stood, the power was to be exercised for all the children, and it must be assumed that all were to be provided for.
Mr. Spence, in reply.
the meaning which the words in it express.
Extract from the decree :
“Declare that according to the construction of the indenture of settlement, dated the 4th day of October 1806, the children only of the marriage of Barnabas Fenwick and Elizabeth his wife, in the pleadings named, who were living at the death of the said Elizabeth Fenwick, were entitled to the fund included in the said settlement."
The MASTER OF THE ROLLS.—Many events might have happened in this case to disappoint the object the parties had in view. It was, no doubt, intended to provide for the case of a child dying in the lifetime of Mrs. Fenwick leaving a family, but as the case stands a life interest was given to Mr. Fenwick, and in case Mrs. Fenwick should depart this life in the lifetime of her husband, leaving issue of her body then living, in that event, and in that only, she was to appoint. The words giving the power were: “In trust for all and every the child and children,” without limiting the description to such children as were living at her death. It is therefore impossible to say what might have been the case if she had executed this power in her lifetime, and had left one child living at her death; the interests might have been very different from what they are : it was, however, the power of appointing to all, in the event of her leaving any children living at the time of her death. In cases of implied gifts under powers of appointment of this kind, none can take contrary to the words of the power, from which the gift was to be implied, except those who might have taken under an execution of the power. The argument now brought forward seems to be the converse of that --it is, that none could have taken under the execution of the power who could not have taken by implied gift; but no authority has been cited in support of that, neither do I think that any could be cited. But the further words of the settlement “ that if it should happen that there should be no issue living at her decease, then that it should go over," might be considered in connexion with this power of appointment. I therefore think that the meaning of the words expressed in the settlement was, that those only of the children living at the death of Mrs. Fenwick should take. The treatment of the expression makes a great difference, but courts of equity are obliged to attribute to the maker of a deed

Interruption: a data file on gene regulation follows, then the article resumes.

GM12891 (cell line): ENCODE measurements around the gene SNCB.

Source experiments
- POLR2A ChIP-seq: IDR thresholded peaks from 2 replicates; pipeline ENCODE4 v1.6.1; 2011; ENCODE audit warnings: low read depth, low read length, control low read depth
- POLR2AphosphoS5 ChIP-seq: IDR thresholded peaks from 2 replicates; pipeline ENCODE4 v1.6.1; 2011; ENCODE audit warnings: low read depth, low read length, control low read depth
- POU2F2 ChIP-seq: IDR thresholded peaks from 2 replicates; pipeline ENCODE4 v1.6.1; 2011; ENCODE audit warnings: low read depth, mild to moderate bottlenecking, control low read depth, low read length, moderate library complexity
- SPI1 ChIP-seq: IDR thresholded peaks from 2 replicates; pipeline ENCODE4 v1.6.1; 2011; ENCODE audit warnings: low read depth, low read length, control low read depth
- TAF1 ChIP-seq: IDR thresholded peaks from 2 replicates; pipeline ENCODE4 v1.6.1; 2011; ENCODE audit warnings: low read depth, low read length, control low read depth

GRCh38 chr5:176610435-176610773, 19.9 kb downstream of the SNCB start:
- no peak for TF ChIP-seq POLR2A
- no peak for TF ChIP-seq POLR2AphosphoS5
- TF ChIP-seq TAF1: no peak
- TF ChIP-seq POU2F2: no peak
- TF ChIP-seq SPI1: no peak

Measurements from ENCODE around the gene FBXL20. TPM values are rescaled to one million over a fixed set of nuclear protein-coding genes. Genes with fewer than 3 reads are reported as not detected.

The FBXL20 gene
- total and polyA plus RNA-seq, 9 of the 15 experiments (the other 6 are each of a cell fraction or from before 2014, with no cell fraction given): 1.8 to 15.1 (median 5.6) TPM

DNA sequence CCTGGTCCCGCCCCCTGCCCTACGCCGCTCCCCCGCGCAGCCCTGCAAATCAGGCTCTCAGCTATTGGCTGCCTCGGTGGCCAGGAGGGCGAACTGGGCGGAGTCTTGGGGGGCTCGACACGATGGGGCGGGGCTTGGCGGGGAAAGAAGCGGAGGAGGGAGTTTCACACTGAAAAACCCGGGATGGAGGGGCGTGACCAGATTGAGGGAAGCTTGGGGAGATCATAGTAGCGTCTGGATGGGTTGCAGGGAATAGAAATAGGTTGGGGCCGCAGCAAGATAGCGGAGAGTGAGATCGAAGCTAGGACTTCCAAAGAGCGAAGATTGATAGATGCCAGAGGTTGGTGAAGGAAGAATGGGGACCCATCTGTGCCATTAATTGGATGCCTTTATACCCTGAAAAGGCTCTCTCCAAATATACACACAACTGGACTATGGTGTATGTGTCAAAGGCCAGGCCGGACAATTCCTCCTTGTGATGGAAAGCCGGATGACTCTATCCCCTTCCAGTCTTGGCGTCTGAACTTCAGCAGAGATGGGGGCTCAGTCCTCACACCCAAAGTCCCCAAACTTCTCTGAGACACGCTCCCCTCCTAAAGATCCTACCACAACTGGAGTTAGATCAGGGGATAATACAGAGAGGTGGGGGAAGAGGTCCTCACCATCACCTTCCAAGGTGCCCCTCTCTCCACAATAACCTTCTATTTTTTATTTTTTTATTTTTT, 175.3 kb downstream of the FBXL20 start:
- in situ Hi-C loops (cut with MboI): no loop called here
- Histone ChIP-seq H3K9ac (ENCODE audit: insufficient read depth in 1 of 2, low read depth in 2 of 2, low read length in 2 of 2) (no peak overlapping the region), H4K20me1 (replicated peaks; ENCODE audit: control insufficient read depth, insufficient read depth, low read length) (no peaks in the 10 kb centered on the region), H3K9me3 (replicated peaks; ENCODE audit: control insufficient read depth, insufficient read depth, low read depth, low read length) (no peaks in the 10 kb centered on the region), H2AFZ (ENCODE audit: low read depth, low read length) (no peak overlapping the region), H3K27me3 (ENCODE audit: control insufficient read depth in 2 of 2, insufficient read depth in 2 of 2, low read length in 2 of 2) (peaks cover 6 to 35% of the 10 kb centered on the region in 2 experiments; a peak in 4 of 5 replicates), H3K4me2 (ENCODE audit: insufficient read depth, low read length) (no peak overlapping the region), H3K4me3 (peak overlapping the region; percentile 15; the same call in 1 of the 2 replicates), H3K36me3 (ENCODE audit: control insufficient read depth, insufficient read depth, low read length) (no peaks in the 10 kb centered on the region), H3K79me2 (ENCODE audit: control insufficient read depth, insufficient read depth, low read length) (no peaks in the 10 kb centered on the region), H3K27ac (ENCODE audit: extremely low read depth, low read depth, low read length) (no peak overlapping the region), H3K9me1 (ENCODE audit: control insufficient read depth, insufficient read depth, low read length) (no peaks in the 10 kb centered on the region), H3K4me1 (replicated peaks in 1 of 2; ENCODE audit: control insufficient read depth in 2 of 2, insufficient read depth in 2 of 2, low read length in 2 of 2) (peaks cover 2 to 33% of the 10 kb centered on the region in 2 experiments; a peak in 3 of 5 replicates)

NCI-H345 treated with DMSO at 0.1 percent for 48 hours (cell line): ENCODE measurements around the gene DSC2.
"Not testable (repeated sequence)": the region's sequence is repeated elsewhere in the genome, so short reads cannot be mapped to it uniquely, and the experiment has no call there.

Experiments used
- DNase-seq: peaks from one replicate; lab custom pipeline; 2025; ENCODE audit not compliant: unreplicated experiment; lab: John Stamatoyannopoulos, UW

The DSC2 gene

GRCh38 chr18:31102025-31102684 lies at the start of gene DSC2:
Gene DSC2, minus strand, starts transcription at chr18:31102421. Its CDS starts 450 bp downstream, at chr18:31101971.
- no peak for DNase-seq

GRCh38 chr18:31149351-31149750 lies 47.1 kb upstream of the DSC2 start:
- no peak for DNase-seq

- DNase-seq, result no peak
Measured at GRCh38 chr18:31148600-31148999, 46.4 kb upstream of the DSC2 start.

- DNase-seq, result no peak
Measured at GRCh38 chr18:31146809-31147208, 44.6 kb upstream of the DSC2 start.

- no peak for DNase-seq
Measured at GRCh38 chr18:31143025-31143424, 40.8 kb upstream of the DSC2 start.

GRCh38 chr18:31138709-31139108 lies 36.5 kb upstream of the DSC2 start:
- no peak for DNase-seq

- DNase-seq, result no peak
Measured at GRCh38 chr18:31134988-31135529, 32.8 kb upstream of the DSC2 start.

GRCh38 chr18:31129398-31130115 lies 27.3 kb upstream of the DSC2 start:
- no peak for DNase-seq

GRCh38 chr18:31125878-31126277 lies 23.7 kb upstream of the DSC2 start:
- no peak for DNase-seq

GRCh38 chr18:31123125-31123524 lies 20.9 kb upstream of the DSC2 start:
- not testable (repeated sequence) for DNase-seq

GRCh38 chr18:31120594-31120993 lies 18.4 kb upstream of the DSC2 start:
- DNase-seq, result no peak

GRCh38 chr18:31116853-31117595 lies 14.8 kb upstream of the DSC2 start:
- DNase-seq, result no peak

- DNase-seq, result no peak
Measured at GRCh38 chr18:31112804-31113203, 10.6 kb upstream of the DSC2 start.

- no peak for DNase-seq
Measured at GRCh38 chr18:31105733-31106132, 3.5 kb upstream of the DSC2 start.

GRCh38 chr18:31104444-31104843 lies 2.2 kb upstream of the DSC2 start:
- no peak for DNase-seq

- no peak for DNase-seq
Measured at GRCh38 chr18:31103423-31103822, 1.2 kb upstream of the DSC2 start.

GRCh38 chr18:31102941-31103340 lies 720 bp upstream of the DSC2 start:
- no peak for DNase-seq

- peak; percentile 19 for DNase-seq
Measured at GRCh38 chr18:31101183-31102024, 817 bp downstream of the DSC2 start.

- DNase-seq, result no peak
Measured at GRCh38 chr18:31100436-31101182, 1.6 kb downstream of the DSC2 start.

M.R. THE ATTORNEY GENERAL V. THE May 5. ) CORPORATION OF LONDON.
Costs-Attorney General suing on behalf of the Crown— Courts of Equity, their Jurisdiction.
In an information filed by the Attorney General on behalf of the Crown against the city of London, the Master allowed exceptions to the further answer of the corporation for insufficiency, and certified that costs ought to be paid by the corporation. The corporation took exceptions to the Master's report, but they did not except to that part of the certificate stating that they ought to pay costs. Leave was afterwards obtained from the Court to discuss the liability of the defendants to pay costs :-Held, that there is no such general rule in equity as that the Allorney General cannot receive costs because he does not pay them, and that the corporation were not exempt from the payment of costs.
Upon overruling the exceptions to the Master's report of the insufficieny of the further answer of the corporation (1), the Attorney General claimed his costs, upon which leave was obtained from the Court to submit the question to its consideration.
Mr. Bethell and Mr. Randell, on behalf of the corporation, insisted that the rule which had hitherto prevailed was, that as the Crown could not be called upon to pay costs, it had no right to require them to be paid ; and on the appeal from this Court to
(1) Ante, p. 314.